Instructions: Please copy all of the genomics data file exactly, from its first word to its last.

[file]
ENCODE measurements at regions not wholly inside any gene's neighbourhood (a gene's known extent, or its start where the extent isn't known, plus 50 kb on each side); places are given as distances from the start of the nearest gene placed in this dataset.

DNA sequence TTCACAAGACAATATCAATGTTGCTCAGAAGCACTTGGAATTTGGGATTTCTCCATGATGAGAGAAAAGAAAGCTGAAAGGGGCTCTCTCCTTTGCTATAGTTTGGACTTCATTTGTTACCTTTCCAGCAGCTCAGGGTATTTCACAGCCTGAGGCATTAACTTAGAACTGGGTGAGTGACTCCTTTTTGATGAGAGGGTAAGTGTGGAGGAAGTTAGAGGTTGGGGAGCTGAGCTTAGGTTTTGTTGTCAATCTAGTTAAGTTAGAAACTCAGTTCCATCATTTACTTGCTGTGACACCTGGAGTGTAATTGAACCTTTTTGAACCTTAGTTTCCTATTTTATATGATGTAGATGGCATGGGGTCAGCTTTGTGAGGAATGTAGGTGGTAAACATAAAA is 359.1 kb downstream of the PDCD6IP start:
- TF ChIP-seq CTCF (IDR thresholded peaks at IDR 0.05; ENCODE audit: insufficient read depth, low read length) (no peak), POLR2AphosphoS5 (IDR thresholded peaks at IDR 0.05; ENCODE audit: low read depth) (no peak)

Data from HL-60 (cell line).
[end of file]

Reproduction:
ENCODE measurements at regions not wholly inside any gene's neighbourhood (a gene's known extent, or its start where the extent isn't known, plus 50 kb on each side); places are given as distances from the start of the nearest gene placed in this dataset.

DNA sequence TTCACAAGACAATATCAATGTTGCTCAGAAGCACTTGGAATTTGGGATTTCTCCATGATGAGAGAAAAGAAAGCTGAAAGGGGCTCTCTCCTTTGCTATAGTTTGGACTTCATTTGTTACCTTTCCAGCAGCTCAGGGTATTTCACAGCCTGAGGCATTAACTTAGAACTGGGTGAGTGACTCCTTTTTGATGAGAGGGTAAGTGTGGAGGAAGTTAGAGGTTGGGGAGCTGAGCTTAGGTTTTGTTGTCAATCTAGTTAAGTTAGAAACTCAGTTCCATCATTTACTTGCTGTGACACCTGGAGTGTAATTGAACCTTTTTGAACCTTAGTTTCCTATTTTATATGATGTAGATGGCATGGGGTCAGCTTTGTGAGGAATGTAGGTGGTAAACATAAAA is 359.1 kb downstream of the PDCD6IP start:
- TF ChIP-seq CTCF (IDR thresholded peaks at IDR 0.05; ENCODE audit: insufficient read depth, low read length) (no peak), POLR2AphosphoS5 (IDR thresholded peaks at IDR 0.05; ENCODE audit: low read depth) (no peak)

Data from HL-60 (cell line).